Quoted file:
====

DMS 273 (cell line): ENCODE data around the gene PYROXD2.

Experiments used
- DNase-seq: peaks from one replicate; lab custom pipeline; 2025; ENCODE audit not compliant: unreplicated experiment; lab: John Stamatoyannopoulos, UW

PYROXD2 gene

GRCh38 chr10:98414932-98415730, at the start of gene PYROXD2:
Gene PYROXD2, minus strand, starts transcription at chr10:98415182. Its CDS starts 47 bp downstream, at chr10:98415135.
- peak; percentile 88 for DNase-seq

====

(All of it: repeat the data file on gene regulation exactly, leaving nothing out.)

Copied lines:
DMS 273 (cell line): ENCODE data around the gene PYROXD2.

Experiments used
- DNase-seq: peaks from one replicate; lab custom pipeline; 2025; ENCODE audit not compliant: unreplicated experiment; lab: John Stamatoyannopoulos, UW

PYROXD2 gene

GRCh38 chr10:98414932-98415730, at the start of gene PYROXD2:
Gene PYROXD2, minus strand, starts transcription at chr10:98415182. Its CDS starts 47 bp downstream, at chr10:98415135.
- peak; percentile 88 for DNase-seq